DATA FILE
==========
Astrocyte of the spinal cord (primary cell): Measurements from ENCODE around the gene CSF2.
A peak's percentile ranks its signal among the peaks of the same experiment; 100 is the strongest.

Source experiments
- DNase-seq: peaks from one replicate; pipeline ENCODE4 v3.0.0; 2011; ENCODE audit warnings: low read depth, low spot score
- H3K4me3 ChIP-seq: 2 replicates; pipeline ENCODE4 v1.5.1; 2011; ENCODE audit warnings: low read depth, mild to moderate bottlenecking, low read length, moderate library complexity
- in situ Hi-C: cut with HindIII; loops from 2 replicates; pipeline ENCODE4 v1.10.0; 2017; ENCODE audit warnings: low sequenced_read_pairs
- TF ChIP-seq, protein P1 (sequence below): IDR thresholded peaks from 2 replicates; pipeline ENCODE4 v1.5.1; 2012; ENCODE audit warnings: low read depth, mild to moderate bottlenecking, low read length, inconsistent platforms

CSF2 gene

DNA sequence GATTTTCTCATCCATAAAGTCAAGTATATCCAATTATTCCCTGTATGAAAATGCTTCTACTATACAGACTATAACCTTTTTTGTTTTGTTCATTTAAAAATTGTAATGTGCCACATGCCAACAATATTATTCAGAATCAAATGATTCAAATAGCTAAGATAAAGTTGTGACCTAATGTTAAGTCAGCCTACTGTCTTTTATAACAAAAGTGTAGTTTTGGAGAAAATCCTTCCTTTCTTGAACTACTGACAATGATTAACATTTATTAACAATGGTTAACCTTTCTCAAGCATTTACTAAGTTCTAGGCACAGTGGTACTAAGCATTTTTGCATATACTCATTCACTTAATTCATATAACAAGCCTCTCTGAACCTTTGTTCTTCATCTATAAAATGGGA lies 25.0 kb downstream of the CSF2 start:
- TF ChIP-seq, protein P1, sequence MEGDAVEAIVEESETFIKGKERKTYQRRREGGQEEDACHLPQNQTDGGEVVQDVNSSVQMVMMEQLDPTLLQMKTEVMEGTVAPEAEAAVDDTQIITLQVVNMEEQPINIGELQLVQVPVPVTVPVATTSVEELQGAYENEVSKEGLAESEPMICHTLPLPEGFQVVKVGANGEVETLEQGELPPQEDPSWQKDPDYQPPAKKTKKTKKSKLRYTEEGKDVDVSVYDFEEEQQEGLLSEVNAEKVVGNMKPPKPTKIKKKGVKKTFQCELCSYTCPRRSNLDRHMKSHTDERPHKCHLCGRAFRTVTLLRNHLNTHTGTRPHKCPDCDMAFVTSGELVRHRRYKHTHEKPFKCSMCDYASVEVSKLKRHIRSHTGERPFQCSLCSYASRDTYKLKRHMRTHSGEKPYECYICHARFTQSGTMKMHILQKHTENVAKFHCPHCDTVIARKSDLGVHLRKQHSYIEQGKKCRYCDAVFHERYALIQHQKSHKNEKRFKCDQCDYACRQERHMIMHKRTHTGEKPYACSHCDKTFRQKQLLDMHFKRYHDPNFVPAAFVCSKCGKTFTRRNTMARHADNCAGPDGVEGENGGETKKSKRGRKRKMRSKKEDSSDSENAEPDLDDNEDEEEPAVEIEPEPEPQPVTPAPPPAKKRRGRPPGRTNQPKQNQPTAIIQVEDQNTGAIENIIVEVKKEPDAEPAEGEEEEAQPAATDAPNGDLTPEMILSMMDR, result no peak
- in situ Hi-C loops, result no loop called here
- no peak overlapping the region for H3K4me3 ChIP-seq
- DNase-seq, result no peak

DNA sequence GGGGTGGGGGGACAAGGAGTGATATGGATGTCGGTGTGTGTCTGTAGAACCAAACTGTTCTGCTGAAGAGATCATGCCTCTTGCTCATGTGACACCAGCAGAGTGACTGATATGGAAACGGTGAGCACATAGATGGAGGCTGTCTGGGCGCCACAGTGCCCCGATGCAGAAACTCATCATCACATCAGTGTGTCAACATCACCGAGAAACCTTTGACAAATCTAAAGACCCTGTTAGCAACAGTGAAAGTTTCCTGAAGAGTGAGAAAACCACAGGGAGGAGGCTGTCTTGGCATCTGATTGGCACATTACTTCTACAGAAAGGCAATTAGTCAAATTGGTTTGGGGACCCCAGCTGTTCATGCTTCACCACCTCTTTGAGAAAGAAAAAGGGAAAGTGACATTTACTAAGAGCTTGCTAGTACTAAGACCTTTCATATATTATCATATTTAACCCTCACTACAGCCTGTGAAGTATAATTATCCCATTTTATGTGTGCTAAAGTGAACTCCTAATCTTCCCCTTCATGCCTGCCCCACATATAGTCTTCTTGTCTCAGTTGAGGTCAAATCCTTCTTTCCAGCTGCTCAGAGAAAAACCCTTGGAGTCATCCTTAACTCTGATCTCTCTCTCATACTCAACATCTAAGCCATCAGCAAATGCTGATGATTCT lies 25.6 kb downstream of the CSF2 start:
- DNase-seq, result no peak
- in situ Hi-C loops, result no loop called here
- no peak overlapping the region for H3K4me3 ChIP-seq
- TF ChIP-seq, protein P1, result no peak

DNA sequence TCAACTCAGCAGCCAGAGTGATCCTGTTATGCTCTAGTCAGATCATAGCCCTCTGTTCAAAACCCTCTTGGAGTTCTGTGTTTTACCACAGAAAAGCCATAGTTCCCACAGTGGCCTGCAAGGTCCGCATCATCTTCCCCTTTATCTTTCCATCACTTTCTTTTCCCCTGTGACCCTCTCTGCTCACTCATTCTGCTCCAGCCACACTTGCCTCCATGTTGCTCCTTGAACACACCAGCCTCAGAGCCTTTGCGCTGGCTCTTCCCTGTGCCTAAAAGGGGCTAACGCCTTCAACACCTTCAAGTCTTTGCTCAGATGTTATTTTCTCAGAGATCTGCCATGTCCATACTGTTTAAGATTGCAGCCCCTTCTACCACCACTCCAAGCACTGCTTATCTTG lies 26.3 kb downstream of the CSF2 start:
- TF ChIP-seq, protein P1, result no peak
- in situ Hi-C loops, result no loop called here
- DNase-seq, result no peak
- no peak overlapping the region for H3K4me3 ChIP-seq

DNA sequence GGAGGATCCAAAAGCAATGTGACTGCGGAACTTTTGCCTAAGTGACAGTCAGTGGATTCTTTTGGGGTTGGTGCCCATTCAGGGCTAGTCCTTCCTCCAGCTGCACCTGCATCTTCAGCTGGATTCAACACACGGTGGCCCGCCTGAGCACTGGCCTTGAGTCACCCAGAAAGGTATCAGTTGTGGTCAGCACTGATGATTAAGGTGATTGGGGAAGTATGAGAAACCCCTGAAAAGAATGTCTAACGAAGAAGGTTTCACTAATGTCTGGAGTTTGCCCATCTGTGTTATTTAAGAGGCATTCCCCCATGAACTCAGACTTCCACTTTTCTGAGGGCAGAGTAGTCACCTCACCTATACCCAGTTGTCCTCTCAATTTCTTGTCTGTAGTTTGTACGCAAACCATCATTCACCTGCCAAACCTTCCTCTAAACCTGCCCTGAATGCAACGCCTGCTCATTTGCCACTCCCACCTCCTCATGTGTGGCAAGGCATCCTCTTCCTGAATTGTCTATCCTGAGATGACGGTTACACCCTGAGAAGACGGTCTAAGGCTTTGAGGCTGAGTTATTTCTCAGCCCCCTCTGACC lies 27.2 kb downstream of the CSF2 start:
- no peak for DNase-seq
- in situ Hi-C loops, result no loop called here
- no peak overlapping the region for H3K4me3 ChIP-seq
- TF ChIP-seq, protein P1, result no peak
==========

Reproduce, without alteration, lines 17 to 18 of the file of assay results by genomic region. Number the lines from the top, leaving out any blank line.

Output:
- no peak overlapping the region for H3K4me3 ChIP-seq
- TF ChIP-seq, protein P1, result no peak